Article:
Our research showed that organisations receive 200 CVs on average per role advertised, with some organisations occasionally receiving as many as 5,000 CVs for each role! Time is the primary cost driver especially since interviewing takes up to 19 hours while CV screening and shortlisting take up to 18 hours per role.
Screening and shortlisting should ideally be less time-consuming and the time saved can be reallocated to other tasks requiring a more human touch. There is a need to effectively manage the high volume of applications received (mainly due to the use of online job boards) by leveraging on technology to provide effective solutions for efficient screening.
Insight #3: Companies are leveraging on technology in their recruitment
While technology has found its way into the HR ecosystem, most organisations in Kenya are not fully leveraging on technology; 67% of organisations are using technology during sourcing, and this number drops drastically to 18% during onboarding. Adoption of technology at the sourcing stage does not translate to improvements in the interview stage because of a high volume of unfiltered candidates getting to the interview stage.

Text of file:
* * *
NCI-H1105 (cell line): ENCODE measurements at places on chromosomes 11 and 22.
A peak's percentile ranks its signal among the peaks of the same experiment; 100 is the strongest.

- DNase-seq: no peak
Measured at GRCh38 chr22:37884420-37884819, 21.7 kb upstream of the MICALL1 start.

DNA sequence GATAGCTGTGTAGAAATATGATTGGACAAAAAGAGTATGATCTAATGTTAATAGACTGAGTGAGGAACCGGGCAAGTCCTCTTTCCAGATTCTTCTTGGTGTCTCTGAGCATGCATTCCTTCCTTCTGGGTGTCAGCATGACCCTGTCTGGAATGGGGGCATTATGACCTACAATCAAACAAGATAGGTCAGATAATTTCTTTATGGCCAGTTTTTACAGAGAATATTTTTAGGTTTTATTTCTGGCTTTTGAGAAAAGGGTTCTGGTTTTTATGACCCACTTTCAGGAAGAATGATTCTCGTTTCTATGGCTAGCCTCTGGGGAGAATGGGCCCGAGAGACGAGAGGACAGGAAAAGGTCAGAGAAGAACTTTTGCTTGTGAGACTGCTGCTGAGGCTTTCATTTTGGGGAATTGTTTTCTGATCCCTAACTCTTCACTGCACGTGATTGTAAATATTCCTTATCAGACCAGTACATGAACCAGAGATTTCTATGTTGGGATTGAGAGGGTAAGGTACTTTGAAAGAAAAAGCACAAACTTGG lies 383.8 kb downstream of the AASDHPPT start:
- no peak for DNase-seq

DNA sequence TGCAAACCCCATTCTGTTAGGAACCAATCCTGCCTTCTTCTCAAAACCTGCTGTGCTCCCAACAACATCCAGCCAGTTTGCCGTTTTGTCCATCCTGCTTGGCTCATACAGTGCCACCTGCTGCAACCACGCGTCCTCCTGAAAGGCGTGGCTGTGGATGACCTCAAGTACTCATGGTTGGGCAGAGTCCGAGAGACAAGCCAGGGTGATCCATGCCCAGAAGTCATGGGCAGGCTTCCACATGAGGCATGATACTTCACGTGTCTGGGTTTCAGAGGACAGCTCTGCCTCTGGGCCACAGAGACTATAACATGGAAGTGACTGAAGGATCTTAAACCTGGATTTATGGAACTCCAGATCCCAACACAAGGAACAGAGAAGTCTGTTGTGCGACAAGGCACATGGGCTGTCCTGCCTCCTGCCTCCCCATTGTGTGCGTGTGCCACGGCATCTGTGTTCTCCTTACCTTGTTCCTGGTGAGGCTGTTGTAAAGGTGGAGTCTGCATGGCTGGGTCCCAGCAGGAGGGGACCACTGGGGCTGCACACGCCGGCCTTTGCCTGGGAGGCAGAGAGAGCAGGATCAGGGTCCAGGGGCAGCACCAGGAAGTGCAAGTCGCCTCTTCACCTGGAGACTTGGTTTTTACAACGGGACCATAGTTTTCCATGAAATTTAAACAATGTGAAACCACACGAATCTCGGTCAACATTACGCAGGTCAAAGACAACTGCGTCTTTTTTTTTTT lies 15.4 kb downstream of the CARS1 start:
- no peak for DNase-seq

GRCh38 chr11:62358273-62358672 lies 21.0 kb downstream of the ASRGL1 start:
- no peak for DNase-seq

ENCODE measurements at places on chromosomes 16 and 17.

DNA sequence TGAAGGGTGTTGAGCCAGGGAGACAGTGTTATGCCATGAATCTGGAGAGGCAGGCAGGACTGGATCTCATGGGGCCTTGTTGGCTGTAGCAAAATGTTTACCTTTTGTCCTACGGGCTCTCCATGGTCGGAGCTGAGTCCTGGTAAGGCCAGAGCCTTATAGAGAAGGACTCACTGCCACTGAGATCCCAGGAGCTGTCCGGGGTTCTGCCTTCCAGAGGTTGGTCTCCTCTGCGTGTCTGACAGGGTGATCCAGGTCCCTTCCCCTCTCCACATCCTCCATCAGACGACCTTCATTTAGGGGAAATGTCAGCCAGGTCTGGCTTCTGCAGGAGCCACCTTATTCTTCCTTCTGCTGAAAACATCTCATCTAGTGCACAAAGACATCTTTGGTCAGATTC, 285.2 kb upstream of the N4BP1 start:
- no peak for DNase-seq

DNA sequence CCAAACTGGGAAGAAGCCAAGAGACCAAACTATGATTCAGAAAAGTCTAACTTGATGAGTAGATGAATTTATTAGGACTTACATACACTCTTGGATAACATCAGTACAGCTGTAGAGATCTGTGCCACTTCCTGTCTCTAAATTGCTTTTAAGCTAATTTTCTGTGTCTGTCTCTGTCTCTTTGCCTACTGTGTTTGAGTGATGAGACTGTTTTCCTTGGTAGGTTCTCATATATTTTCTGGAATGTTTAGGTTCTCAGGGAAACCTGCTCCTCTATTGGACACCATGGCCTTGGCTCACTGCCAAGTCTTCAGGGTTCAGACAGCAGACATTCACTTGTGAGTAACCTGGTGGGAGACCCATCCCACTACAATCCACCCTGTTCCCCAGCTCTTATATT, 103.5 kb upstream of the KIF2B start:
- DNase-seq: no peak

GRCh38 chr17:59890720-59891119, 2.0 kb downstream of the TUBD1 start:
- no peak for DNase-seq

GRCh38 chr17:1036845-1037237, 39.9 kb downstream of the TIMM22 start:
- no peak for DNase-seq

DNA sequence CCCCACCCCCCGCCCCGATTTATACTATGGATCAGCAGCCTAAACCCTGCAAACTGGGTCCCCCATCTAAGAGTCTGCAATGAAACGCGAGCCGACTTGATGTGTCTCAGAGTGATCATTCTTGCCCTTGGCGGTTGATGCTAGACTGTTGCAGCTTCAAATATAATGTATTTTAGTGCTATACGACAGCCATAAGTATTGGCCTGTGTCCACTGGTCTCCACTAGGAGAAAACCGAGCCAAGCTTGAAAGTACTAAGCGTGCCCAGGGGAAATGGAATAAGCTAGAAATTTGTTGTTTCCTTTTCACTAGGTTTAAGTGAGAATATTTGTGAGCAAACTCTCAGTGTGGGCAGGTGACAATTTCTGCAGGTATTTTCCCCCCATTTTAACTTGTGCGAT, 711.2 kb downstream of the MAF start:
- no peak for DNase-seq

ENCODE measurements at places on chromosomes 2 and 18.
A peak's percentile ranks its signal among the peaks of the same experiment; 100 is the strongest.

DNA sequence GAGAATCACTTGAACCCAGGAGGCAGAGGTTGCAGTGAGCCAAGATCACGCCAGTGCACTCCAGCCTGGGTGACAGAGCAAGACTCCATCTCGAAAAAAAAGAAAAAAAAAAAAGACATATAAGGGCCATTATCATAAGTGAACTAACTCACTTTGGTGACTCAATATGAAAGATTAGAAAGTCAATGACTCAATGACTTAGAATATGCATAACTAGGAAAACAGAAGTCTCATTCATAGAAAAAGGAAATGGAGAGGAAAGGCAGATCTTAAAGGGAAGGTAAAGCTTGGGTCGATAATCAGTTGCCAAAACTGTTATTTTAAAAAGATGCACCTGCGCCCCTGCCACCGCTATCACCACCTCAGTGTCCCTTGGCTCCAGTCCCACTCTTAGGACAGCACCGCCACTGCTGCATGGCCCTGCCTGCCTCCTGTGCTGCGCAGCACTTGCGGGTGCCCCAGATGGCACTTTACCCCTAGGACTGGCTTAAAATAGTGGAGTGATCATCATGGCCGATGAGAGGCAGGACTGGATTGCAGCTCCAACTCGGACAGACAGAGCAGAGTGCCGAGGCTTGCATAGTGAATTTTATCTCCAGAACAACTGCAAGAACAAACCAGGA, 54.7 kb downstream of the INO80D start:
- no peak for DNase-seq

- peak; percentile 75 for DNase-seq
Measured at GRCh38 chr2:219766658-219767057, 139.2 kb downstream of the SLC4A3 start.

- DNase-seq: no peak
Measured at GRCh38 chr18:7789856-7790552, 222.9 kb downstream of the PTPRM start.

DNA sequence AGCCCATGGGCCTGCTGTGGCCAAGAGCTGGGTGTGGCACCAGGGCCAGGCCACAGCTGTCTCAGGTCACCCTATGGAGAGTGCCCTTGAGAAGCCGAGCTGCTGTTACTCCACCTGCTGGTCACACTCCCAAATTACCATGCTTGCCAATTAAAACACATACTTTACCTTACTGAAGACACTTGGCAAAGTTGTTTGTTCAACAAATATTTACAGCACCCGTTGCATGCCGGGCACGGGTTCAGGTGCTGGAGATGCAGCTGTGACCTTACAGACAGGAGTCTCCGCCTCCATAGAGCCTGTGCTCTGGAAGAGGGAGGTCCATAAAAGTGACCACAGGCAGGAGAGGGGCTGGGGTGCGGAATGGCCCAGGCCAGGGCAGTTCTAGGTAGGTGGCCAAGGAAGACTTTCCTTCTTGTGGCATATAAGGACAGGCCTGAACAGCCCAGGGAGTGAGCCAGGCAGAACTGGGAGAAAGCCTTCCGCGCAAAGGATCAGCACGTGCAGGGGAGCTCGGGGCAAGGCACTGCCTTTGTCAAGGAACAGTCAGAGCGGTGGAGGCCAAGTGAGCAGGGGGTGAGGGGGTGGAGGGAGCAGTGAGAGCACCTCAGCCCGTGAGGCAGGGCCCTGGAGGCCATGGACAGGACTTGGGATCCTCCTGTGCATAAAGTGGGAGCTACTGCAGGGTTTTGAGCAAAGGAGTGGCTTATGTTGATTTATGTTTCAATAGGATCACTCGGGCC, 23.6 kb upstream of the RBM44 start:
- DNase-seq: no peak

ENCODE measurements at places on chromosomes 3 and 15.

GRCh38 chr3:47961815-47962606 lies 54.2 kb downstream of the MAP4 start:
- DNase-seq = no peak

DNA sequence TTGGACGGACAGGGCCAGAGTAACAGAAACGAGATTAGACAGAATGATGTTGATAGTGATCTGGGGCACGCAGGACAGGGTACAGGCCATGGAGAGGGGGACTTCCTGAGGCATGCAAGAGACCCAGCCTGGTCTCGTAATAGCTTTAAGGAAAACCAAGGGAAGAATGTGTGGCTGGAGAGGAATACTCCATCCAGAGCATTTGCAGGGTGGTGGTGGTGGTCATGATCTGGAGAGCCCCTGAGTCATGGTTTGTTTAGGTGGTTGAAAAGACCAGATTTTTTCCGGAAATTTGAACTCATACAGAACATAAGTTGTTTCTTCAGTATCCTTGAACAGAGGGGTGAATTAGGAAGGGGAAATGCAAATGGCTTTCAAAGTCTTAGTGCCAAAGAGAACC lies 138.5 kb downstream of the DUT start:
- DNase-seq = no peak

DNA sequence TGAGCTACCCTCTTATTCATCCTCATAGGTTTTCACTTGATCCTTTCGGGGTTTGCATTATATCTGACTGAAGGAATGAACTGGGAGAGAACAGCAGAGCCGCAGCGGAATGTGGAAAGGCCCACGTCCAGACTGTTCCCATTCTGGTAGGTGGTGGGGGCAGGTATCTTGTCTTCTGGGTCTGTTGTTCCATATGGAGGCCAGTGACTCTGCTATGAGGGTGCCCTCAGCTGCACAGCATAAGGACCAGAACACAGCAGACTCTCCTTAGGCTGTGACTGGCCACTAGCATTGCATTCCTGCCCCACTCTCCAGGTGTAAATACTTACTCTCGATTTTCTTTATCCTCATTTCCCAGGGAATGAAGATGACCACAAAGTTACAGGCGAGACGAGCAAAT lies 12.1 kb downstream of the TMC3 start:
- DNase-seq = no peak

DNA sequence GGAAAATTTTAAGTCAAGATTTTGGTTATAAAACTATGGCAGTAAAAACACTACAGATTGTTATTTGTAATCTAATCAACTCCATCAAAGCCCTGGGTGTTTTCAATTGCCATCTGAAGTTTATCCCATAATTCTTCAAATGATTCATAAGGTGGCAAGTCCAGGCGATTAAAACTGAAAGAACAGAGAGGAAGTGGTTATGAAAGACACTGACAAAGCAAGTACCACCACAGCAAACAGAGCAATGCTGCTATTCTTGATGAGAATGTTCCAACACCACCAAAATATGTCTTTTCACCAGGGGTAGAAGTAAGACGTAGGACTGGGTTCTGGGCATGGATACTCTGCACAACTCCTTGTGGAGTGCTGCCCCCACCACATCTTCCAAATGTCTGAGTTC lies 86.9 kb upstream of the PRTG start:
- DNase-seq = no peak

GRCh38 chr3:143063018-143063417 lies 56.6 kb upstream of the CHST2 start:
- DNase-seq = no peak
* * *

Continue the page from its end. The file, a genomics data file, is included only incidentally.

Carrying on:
Adoption of technology during the assessment and screening stages need to increase for organisations to be able to improve the efficiency of their hires. The utilisation of technology during the hiring process is most effective when used at the sourcing, screening and assessment stages, as this narrows down the number of applicants to those with the highest potential for the job, thus saving both interviewers and interviewees time.